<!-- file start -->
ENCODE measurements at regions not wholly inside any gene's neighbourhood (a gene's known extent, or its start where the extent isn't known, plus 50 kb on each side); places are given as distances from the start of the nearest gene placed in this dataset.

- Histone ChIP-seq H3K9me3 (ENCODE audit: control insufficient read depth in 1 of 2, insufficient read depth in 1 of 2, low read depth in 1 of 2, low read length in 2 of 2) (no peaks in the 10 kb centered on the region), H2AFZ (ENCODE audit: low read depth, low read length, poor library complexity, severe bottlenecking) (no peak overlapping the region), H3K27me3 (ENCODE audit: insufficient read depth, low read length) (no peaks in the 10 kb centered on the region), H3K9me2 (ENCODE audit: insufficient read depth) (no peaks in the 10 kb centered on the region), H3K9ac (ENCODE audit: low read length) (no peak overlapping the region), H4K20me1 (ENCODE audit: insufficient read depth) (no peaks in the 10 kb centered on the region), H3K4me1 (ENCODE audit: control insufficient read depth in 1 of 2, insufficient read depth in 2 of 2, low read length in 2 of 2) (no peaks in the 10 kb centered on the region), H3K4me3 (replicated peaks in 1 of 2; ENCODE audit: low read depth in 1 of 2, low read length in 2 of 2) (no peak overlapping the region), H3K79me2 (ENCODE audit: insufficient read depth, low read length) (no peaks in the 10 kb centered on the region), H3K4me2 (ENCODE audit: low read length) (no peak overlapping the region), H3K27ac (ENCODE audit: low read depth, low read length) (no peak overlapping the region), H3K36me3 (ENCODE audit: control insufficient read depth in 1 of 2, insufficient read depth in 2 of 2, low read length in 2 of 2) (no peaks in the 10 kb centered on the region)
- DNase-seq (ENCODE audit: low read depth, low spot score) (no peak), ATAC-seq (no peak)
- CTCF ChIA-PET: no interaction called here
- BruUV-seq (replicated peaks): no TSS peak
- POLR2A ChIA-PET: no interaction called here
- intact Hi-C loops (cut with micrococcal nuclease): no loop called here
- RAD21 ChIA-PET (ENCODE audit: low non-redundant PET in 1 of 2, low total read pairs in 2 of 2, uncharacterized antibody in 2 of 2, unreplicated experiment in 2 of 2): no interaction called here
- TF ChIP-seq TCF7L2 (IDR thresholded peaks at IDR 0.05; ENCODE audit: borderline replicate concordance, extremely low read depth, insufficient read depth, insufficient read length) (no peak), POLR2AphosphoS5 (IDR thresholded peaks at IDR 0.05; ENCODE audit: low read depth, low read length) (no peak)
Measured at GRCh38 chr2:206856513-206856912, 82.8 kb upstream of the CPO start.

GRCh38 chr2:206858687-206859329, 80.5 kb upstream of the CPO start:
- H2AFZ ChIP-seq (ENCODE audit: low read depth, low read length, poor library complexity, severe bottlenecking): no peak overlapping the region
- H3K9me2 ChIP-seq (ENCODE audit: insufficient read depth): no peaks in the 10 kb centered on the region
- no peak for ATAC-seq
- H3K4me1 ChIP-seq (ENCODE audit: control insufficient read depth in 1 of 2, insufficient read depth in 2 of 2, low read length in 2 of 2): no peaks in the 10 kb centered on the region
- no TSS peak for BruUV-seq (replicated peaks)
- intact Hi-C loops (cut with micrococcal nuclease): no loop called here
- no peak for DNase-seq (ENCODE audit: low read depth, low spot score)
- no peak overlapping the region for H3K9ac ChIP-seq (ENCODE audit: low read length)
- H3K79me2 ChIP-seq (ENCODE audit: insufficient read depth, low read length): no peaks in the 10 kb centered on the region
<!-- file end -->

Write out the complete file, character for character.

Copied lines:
ENCODE measurements at regions not wholly inside any gene's neighbourhood (a gene's known extent, or its start where the extent isn't known, plus 50 kb on each side); places are given as distances from the start of the nearest gene placed in this dataset.

- Histone ChIP-seq H3K9me3 (ENCODE audit: control insufficient read depth in 1 of 2, insufficient read depth in 1 of 2, low read depth in 1 of 2, low read length in 2 of 2) (no peaks in the 10 kb centered on the region), H2AFZ (ENCODE audit: low read depth, low read length, poor library complexity, severe bottlenecking) (no peak overlapping the region), H3K27me3 (ENCODE audit: insufficient read depth, low read length) (no peaks in the 10 kb centered on the region), H3K9me2 (ENCODE audit: insufficient read depth) (no peaks in the 10 kb centered on the region), H3K9ac (ENCODE audit: low read length) (no peak overlapping the region), H4K20me1 (ENCODE audit: insufficient read depth) (no peaks in the 10 kb centered on the region), H3K4me1 (ENCODE audit: control insufficient read depth in 1 of 2, insufficient read depth in 2 of 2, low read length in 2 of 2) (no peaks in the 10 kb centered on the region), H3K4me3 (replicated peaks in 1 of 2; ENCODE audit: low read depth in 1 of 2, low read length in 2 of 2) (no peak overlapping the region), H3K79me2 (ENCODE audit: insufficient read depth, low read length) (no peaks in the 10 kb centered on the region), H3K4me2 (ENCODE audit: low read length) (no peak overlapping the region), H3K27ac (ENCODE audit: low read depth, low read length) (no peak overlapping the region), H3K36me3 (ENCODE audit: control insufficient read depth in 1 of 2, insufficient read depth in 2 of 2, low read length in 2 of 2) (no peaks in the 10 kb centered on the region)
- DNase-seq (ENCODE audit: low read depth, low spot score) (no peak), ATAC-seq (no peak)
- CTCF ChIA-PET: no interaction called here
- BruUV-seq (replicated peaks): no TSS peak
- POLR2A ChIA-PET: no interaction called here
- intact Hi-C loops (cut with micrococcal nuclease): no loop called here
- RAD21 ChIA-PET (ENCODE audit: low non-redundant PET in 1 of 2, low total read pairs in 2 of 2, uncharacterized antibody in 2 of 2, unreplicated experiment in 2 of 2): no interaction called here
- TF ChIP-seq TCF7L2 (IDR thresholded peaks at IDR 0.05; ENCODE audit: borderline replicate concordance, extremely low read depth, insufficient read depth, insufficient read length) (no peak), POLR2AphosphoS5 (IDR thresholded peaks at IDR 0.05; ENCODE audit: low read depth, low read length) (no peak)
Measured at GRCh38 chr2:206856513-206856912, 82.8 kb upstream of the CPO start.

GRCh38 chr2:206858687-206859329, 80.5 kb upstream of the CPO start:
- H2AFZ ChIP-seq (ENCODE audit: low read depth, low read length, poor library complexity, severe bottlenecking): no peak overlapping the region
- H3K9me2 ChIP-seq (ENCODE audit: insufficient read depth): no peaks in the 10 kb centered on the region
- no peak for ATAC-seq
- H3K4me1 ChIP-seq (ENCODE audit: control insufficient read depth in 1 of 2, insufficient read depth in 2 of 2, low read length in 2 of 2): no peaks in the 10 kb centered on the region
- no TSS peak for BruUV-seq (replicated peaks)
- intact Hi-C loops (cut with micrococcal nuclease): no loop called here
- no peak for DNase-seq (ENCODE audit: low read depth, low spot score)
- no peak overlapping the region for H3K9ac ChIP-seq (ENCODE audit: low read length)
- H3K79me2 ChIP-seq (ENCODE audit: insufficient read depth, low read length): no peaks in the 10 kb centered on the region